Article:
CLEVELAND — On the shores of Lake Erie inside the Great Lakes Science Center, the co-sponsors of the Energy Jobs and Justice Act unveil the 200 plus page piece of legislation that they argue encourages clean energy growth and energy waste reduction while curbing utility influence over policymaking and regulatory actions. Abuses at the heart of the House Bill 6 scandal.
"Unfortunately huge chunks of that bill are still in place,” said State Rep. Casey Weinstein (D-Hudson), “and the environment that created it is still in place so we have big steps anti-corruption steps for transparency, accountability, and regulatory reform that ultimately will prevent overcharges for Ohioans and will allow growing industries to come into our state."
An energy policy that embraces renewable energy by removing regulatory restrictions and State Rep. Stephanie Howse (D-Cleveland) said invests in workforce development to meet the need for jobs in it.
"Solar installers and wind technicians are two of the fastest-growing jobs in the country."
Co-sponsor Howse argues this is an energy policy that will make the state more attractive to younger workers concerned about a clean energy future.
"If people are looking at the census numbers we're not growing, we have to fit some better policies and a better pathway forward so that people will want to stay, invest here and I just think that this is an opportunity,” she said.
Just introduced on Tuesday, the bill carries no vocal opposition but it also carries no Republican co-sponsors in the Republican-controlled legislature.
Weinstein though feels because there's already bipartisan legislation moving forward to repeal parts of HB 6 the tide could be changing.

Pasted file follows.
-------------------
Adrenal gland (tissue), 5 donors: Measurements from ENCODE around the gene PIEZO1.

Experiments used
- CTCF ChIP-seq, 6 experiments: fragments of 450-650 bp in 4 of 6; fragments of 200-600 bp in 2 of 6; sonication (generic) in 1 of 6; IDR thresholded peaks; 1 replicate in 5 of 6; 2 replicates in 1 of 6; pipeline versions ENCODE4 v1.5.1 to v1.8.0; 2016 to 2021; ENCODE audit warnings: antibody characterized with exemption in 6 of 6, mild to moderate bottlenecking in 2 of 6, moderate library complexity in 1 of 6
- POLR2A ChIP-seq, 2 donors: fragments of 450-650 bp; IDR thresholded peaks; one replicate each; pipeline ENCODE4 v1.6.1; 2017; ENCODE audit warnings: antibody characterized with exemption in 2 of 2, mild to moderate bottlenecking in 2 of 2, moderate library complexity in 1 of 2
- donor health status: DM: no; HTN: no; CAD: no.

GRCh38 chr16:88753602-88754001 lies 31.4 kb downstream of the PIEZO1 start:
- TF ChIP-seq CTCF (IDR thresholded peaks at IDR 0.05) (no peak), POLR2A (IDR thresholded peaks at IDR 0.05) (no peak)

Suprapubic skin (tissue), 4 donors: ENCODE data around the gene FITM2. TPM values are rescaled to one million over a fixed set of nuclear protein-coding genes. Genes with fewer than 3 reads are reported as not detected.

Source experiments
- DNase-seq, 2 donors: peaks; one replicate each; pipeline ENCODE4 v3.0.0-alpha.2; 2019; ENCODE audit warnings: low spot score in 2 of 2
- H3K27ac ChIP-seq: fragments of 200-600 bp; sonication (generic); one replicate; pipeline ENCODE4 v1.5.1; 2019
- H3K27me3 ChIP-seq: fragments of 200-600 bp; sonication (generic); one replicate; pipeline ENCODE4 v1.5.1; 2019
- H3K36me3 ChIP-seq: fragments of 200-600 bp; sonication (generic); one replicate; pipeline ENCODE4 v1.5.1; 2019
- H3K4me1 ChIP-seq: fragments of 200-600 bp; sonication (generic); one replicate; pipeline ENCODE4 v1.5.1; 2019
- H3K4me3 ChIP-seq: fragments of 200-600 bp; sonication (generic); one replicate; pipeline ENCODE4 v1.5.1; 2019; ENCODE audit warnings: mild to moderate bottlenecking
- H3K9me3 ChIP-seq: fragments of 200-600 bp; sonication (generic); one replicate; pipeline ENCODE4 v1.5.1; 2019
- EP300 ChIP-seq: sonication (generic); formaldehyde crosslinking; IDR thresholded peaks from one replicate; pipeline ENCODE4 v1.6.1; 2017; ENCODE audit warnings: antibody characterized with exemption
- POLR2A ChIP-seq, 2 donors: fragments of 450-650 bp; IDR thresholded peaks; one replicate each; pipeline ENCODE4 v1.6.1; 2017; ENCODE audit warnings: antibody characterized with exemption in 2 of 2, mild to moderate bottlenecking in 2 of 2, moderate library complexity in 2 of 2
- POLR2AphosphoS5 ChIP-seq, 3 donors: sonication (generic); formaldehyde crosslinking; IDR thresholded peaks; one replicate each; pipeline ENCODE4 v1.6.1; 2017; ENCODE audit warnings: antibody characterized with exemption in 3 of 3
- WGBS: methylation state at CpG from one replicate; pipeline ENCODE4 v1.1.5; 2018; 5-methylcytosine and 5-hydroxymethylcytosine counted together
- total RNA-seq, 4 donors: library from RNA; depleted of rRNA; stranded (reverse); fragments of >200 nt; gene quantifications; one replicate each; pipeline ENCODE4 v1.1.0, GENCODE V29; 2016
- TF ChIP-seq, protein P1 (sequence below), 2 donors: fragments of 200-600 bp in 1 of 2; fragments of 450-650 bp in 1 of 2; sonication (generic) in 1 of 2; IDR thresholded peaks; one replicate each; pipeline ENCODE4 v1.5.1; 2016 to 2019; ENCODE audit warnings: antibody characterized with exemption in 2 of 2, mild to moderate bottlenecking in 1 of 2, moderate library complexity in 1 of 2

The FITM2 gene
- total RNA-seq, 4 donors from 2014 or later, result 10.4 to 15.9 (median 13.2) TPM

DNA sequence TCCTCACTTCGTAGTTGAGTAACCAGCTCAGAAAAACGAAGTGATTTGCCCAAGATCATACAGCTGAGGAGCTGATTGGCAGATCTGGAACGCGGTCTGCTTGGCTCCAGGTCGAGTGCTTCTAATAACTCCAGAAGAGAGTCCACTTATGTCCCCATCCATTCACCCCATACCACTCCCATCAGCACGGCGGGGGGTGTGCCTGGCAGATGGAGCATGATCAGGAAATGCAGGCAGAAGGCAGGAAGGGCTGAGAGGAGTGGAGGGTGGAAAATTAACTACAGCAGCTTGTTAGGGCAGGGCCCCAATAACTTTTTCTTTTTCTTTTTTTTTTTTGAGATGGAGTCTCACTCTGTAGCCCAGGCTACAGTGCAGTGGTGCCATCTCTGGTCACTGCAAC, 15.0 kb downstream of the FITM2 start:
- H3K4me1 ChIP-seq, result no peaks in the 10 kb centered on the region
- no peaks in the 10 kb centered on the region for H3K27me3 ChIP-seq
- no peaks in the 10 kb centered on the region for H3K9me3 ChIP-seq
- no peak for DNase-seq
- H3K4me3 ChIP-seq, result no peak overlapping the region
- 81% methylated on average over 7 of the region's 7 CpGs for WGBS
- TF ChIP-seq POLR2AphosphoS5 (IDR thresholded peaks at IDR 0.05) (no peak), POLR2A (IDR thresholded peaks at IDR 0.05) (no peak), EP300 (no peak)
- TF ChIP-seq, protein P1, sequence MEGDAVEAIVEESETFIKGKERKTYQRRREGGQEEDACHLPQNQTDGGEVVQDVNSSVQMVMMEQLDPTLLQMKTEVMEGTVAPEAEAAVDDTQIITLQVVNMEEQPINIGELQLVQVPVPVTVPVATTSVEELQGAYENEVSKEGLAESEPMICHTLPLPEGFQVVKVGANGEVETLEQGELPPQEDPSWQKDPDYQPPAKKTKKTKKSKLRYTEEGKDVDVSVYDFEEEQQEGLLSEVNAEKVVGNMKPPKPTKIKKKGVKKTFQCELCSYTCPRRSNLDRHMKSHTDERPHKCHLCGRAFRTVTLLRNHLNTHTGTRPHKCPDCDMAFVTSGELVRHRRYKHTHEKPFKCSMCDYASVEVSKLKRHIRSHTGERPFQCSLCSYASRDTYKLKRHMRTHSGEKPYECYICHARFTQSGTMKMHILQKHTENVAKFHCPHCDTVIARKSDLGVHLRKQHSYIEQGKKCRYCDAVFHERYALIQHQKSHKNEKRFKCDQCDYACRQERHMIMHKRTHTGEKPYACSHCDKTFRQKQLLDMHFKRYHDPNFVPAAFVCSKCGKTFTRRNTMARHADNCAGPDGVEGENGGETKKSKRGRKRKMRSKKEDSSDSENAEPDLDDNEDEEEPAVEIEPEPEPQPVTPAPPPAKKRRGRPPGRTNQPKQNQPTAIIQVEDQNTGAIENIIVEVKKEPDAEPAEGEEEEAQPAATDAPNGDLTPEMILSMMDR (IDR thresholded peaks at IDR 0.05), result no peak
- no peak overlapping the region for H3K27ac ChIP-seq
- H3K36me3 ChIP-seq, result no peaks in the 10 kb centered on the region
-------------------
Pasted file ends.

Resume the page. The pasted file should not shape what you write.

"I think there is truly a bipartisan opportunity to take the next step and say now that we've kicked that bad energy policy to the curb what do we want Ohio's energy future to look like now,” Weinstein said.
The Energy Jobs & Justice Act’s website says it categorizes revisions in Ohio law into three primary policy pillars that provide the accountability and transparency necessary to ensure an equitable energy landscape that exists to serve all Ohioans; Equity, Carbon Emissions Reduction, and Transparency and Accountability.
Under Equity, it says their goal is to promote just transition for underserved Ohio communities and those previously dependent upon or soon-to-be transitioning away from fossil fuels • Direct resources and support to reduce structural and institutional barriers historically faced by Black, Indigenous, and people of color (BIPOC) communities • Invest in workforce development and contractor equity, which will attract billions in new private workforce investment in Ohio.
Under Carbon Emissions Reduction, it seeks to ensure all electricity sold to Ohio utility customers and all electricity generated in Ohio is 100% carbon-free by 2050 with interim year benchmarks to ensure Ohio stays on track with this goal • Level the playing field for renewables in Ohio by removing overly burdensome red tape on siting new wind farms in Ohio, enabling community solar, and making permanent the local tax mechanism that ensures new renewable project revenue flows to school districts and county governments. • Identify all opportunities to eliminate energy waste in an electric system that serves old outdated equipment and buildings and save consumers money in the process
Under Transparency and Accountability, it calls for the creation of the Office of Energy Justice to ensure PUCO decisions are guided by and benefit from the principles of energy justice • Strengthen the ability for state regulators to audit and investigate any utility engaging in possible malfeasance • Remove undue utility influence over the Ohio Public Utilities Commission